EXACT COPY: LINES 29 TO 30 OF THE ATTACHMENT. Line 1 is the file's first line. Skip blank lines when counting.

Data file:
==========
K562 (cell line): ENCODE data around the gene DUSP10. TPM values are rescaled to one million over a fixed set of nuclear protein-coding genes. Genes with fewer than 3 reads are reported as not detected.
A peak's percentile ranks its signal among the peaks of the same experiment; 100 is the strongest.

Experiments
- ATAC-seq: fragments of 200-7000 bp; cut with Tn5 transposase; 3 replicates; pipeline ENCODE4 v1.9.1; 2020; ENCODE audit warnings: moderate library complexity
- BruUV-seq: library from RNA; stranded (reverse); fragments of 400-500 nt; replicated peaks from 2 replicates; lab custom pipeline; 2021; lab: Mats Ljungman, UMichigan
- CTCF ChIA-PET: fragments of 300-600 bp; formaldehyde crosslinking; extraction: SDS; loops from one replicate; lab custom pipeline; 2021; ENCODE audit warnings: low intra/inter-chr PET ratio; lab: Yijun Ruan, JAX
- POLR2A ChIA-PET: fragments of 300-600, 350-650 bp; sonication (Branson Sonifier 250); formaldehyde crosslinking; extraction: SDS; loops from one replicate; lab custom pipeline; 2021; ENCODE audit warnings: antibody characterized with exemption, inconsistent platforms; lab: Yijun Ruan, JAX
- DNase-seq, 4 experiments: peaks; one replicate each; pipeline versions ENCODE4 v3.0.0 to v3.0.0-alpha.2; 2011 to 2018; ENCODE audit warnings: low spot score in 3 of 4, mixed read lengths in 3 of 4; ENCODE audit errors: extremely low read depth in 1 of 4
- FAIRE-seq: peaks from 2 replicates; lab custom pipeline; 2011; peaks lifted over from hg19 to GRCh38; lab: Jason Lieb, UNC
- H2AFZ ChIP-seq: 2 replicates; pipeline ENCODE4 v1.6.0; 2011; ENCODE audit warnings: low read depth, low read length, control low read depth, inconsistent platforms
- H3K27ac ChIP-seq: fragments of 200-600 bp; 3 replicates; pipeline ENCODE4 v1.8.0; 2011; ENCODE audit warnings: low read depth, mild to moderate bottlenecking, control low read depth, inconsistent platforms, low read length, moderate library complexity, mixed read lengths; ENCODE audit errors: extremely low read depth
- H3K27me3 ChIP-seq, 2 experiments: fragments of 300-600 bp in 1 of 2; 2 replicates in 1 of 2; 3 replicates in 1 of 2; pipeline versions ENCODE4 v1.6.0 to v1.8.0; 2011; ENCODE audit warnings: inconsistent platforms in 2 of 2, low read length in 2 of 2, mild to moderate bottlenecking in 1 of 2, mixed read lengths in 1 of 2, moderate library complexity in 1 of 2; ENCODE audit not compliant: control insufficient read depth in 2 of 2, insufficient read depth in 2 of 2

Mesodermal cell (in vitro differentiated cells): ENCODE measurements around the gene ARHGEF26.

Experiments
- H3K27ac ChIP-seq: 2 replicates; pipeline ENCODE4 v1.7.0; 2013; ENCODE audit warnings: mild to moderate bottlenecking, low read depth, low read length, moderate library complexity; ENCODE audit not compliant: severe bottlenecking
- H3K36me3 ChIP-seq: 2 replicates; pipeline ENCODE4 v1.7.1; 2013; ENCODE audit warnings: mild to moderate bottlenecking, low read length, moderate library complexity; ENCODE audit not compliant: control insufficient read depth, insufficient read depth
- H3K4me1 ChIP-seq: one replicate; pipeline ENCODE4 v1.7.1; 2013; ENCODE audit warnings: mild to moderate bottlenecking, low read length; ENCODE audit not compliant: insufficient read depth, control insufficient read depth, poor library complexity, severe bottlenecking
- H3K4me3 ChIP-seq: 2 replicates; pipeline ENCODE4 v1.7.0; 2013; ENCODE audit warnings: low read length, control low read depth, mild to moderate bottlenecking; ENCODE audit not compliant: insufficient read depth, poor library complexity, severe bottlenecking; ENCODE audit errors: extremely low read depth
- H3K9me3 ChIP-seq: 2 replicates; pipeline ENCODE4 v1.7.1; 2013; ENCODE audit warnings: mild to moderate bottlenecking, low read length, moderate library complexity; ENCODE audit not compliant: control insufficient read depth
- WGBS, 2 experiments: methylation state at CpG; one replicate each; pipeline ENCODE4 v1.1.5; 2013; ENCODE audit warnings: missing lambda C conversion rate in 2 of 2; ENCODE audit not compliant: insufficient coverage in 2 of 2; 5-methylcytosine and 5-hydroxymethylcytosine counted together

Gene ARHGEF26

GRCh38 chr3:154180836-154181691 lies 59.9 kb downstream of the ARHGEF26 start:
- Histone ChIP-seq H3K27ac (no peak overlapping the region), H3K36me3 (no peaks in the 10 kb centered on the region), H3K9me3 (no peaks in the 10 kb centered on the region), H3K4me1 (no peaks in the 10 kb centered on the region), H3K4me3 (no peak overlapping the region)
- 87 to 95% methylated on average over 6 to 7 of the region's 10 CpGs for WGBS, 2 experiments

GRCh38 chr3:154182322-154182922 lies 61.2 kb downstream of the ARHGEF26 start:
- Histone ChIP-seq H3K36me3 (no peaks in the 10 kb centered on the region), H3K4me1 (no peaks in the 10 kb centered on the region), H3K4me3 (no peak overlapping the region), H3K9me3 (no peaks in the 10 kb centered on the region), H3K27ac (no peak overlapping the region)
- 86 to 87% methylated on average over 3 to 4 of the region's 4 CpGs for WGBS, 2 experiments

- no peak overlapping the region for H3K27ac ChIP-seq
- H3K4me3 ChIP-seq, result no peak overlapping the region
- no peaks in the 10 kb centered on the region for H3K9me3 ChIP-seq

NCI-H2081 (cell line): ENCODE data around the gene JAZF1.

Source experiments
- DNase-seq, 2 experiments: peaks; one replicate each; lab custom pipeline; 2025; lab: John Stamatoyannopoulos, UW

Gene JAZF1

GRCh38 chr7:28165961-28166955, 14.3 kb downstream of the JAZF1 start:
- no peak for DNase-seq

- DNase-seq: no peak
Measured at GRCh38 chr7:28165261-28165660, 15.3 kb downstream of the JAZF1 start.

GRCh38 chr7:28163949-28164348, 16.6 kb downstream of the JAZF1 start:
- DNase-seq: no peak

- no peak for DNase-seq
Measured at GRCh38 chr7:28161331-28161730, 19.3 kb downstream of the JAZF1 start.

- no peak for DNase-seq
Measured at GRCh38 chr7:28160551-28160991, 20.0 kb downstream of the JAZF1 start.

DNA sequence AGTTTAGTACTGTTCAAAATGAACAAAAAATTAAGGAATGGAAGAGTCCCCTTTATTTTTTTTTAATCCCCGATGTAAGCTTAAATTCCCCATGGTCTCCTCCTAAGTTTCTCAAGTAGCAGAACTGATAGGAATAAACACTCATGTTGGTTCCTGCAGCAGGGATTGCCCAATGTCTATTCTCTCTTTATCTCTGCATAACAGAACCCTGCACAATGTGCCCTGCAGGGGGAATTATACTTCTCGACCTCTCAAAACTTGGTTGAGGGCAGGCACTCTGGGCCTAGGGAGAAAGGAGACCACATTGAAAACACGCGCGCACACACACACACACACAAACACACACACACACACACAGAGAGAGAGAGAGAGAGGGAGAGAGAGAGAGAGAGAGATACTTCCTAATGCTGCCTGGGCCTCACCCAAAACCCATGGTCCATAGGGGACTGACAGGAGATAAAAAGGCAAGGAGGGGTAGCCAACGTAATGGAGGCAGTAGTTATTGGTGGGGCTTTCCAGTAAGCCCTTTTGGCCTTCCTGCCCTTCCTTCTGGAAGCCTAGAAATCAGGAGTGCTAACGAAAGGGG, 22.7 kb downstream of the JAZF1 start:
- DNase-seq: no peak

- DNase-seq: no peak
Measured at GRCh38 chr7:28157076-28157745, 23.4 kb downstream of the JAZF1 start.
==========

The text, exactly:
- H3K4me3 ChIP-seq, result no peak overlapping the region
- no peaks in the 10 kb centered on the region for H3K9me3 ChIP-seq